"There is only one basic human right, the right to do as you damn well please. And with it comes the only basic human duty, the duty to take the consequences." -P.J. O'Rourke

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I have absolutely no faith in our courts or system fo justice. It is not just or fair. I would try to do everything I could not to serve.

I've spent a lot of time in court rooms w/ different jobs over the years. The kinds of things that get handed out would make your head spin. Most of the barking dog type stuff doesn't get a jury, though, at least not in Virginia.
"What if there were no hypothetical questions?"

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I would think that doing "your duty" would include removing yourself from the jury if there is any hint of complicity or conflict of interest due to the reasons you mentioned, as opposed to abstaining from voting.



I can see where you're coming from but I respectfully disagree. I pride myself in being impartial when it comes to matters of our system regarding a Grand Jury or any judicial proceeding for that matter.

However, I have been stricken from the jury pool by attorneys who know of my familial connections with law enforcement and my work in the municipal courts where their clients have come through my office at one time or another and they didn't want me to sit on the jury for a criminal trial or a civil trial. It's their right and I respect that to the highest order.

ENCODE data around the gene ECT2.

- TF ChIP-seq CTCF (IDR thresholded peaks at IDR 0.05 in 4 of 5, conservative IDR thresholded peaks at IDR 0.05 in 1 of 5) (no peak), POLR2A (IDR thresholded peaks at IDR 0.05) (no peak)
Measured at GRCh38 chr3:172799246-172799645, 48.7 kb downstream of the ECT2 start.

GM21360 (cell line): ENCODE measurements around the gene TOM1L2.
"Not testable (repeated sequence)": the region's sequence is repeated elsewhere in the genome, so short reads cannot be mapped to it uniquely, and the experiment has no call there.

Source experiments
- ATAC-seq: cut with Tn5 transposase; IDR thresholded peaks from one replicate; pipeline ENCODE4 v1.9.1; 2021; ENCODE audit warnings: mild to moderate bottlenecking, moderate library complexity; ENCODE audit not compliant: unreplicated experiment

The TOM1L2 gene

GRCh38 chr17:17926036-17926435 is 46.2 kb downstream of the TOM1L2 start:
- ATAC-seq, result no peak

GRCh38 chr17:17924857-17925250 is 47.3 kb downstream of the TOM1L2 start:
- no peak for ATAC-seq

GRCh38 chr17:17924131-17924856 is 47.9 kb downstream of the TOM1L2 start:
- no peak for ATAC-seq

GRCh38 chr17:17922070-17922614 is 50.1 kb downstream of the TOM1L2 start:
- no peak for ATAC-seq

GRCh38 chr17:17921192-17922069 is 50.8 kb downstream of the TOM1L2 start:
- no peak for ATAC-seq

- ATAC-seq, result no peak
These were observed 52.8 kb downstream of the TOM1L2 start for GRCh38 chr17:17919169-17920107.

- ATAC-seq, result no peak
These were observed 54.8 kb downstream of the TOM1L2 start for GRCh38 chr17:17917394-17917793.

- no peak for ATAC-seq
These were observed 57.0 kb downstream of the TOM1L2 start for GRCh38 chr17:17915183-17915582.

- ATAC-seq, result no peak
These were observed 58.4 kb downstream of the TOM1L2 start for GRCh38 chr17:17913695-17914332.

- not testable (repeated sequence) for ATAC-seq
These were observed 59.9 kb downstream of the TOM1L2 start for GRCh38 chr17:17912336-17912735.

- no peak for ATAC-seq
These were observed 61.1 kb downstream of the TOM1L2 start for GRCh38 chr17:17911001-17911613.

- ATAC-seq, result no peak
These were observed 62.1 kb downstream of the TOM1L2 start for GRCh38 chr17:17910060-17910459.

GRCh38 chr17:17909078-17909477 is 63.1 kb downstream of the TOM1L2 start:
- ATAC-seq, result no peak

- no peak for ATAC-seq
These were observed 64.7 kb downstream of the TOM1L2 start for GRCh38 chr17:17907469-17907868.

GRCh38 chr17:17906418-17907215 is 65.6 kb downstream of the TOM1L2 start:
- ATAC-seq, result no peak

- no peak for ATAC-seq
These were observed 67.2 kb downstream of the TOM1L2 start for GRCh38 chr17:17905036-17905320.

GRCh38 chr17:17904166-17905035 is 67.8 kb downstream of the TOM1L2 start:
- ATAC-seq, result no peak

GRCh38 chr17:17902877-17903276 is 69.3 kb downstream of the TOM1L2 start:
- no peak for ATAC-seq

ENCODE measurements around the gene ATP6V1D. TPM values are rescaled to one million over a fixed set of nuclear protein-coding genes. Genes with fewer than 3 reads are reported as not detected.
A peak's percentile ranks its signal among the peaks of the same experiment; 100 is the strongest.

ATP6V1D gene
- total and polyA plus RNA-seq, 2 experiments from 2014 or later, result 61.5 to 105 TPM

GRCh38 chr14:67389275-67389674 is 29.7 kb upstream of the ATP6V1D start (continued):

Always be kinder than you feel.

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Put yourself behind the other table for a minute.

If you were behind that table and you were facing even minor charges, wouldn't you want someone with your level of intelligence and belief values deciding your fate? Looking at the facts presented during the case to decide if you are guilty or are you still innocent as presumed?

I have only had the honor of sitting on a jury once, although I will gladly sit again! I know the times I've sat on the witness stand turning towards the jury to answer the questions presented, I fully appreciate what those 6 or 12 people are doing! I appreciate the service that those men and women are providing for their community.